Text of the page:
On Tuesday, my friend Sonya invited me to an Ocarina making workshop at the Gardiner Museum. The session was led by a group from Indonesia called the Jatiwangi art Factory (JaF). They make all kinds of instruments out of ceramics but for this workshop focussed on the ocarina, a flute-like device with four to twelve finger holes and a mouthpiece.
We started out with a potato-shaped lump of clay. Next we sliced the bottom (about 5mm) off with a wire. Then we scooped out the top section like an avocado, leaving a 5mm wall. This hollowed out space serves as the resonator. Using a popsicle stick and the top part of the bottom slab, we made a little hole for the mouthpiece.
On the bottom part of the slab, we carved out a little ramp to let the air escape (you’ve seen this type of passage on whistles. The ocarina is an ancient wind instrument and the technology is elegantly simple. But making one isn’t easy. The walls of my first attempt were too thin, and I was impatient putting it together. I was able to coax one note out of it before it collapsed whilst trying to decorate. I had to start all over.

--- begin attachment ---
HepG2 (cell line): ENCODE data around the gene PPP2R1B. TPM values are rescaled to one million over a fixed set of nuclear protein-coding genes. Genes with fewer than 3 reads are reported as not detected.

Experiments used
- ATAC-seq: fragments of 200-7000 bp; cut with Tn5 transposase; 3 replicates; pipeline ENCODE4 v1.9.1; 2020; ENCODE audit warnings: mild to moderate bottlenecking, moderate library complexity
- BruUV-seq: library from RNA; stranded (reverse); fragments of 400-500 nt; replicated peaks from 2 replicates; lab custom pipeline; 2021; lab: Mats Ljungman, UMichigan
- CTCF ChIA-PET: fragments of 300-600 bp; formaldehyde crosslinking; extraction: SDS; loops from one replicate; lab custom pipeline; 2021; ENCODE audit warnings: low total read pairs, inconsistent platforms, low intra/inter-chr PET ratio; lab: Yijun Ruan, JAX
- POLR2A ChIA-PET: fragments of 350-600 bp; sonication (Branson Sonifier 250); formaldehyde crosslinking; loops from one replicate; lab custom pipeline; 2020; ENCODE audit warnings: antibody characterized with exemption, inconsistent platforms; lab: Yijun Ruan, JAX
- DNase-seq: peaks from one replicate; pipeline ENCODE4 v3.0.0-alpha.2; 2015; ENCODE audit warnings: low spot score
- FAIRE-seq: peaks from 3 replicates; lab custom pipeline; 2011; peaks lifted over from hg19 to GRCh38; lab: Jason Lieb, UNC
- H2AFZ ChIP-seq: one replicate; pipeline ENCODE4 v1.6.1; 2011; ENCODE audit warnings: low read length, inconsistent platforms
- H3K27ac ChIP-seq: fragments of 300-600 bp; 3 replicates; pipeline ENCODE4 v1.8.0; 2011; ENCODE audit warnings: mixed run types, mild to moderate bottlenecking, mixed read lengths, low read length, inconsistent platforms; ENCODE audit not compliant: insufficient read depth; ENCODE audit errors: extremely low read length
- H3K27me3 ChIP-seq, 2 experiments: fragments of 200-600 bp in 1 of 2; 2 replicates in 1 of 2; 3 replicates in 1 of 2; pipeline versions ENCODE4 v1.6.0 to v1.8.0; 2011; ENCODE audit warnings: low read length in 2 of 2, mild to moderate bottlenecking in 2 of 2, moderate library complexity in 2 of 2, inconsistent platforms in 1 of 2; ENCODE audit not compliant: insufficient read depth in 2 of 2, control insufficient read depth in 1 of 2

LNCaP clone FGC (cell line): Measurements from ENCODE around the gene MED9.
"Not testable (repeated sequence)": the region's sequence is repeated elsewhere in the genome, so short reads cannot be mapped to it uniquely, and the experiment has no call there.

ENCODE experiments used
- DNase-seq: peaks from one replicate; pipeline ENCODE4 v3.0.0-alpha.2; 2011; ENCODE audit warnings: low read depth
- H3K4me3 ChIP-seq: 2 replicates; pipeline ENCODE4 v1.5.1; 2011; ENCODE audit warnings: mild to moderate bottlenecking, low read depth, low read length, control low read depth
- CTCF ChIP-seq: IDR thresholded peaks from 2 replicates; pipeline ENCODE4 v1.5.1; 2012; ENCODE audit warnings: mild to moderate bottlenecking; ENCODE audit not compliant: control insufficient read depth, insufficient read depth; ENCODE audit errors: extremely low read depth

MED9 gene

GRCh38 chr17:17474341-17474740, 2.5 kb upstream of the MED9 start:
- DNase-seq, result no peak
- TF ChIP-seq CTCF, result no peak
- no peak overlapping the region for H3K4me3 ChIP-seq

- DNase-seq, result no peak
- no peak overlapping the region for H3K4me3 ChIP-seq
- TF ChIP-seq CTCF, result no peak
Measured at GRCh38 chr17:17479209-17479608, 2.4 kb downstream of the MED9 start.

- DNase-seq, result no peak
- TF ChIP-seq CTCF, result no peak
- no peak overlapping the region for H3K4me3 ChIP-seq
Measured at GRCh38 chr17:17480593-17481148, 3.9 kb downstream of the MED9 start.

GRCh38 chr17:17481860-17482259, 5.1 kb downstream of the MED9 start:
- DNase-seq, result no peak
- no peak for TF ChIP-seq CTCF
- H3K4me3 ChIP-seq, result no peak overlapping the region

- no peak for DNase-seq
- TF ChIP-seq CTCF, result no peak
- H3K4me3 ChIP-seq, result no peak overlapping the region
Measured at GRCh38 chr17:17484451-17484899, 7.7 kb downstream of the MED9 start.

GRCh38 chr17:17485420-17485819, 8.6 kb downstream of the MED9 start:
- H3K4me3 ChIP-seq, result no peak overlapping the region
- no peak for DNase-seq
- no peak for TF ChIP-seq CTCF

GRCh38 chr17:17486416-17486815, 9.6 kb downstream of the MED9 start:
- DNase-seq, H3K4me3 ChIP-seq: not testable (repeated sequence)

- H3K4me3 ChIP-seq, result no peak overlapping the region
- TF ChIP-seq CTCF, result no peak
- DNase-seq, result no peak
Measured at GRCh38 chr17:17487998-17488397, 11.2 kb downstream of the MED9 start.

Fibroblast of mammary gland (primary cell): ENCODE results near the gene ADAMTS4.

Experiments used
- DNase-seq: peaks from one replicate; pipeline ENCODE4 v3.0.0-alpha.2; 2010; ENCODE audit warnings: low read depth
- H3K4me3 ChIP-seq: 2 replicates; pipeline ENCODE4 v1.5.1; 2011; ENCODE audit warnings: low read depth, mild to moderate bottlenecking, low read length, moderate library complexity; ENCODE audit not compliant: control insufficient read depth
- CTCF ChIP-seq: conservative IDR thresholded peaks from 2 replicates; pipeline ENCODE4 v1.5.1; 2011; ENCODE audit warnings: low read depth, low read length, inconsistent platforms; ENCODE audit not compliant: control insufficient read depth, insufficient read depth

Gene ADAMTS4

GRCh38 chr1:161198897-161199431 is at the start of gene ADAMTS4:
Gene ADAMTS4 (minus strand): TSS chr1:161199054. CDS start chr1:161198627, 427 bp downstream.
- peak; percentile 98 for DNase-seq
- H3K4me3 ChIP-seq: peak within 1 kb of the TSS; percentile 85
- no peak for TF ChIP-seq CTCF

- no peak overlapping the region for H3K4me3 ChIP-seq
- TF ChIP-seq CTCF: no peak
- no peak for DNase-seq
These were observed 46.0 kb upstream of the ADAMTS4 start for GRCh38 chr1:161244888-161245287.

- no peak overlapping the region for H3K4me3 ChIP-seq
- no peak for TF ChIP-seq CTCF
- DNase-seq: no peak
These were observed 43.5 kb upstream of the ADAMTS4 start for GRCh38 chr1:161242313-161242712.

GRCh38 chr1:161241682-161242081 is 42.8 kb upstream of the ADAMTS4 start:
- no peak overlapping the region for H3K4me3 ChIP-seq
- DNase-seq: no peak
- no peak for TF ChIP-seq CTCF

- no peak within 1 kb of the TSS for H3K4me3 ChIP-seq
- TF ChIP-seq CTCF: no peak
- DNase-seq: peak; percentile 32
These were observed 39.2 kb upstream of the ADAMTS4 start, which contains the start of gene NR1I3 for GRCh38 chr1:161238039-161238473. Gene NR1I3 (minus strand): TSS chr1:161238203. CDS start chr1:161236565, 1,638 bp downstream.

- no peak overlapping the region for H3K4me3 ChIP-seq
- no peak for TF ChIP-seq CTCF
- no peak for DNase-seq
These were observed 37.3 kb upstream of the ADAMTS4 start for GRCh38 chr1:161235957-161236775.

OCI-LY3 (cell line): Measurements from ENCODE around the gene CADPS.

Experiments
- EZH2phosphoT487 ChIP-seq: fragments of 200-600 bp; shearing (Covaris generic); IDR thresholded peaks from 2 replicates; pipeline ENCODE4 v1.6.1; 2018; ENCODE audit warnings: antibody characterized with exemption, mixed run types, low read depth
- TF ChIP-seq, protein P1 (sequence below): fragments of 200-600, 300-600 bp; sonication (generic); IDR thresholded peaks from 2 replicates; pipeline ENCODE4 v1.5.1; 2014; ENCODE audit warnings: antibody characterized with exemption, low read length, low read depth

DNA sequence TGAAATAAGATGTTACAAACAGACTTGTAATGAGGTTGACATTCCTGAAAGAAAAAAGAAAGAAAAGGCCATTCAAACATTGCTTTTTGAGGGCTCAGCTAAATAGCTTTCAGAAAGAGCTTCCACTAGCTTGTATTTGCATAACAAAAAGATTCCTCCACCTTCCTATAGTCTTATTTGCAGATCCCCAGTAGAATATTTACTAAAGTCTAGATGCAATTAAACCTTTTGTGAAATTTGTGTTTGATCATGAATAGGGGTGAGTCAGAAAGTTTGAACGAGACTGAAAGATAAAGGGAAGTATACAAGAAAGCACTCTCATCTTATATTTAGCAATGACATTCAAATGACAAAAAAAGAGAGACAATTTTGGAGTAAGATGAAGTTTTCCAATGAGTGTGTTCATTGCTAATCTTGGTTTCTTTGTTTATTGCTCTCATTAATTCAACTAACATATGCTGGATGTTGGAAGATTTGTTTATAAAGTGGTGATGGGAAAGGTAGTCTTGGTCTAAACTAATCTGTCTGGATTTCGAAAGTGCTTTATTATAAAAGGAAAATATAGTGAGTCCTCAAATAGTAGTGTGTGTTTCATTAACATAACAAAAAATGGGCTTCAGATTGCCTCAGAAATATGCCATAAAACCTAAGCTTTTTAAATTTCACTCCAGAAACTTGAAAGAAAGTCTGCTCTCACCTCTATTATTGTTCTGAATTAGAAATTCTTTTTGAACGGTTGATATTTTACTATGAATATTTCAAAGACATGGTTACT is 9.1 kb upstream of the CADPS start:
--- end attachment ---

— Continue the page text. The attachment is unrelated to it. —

One thing one of the people leading the class impressed upon us was how important it was to have good energy when making instruments because each object is imbued with the spirit of its creator. We had a really good group of people, including three Francophone women who were a hoot, a mother and daughter duo, two musicians and if course my multi-talented friend Sonya.
I made mine imto a froggy (I saw a frog emerging from the clay but I didn’t want to over decorate in case the thing deflated again). Sonya’s ocarina is much more accomplished, both in tone and aesthetics. The most Sonia Rykiel-like of the Francophones declared that her floral design looked like Ukrainian folk art. She was kind of right.
We have to wait a few weeks until our ocarinas are fired. I will follow up with the finished result.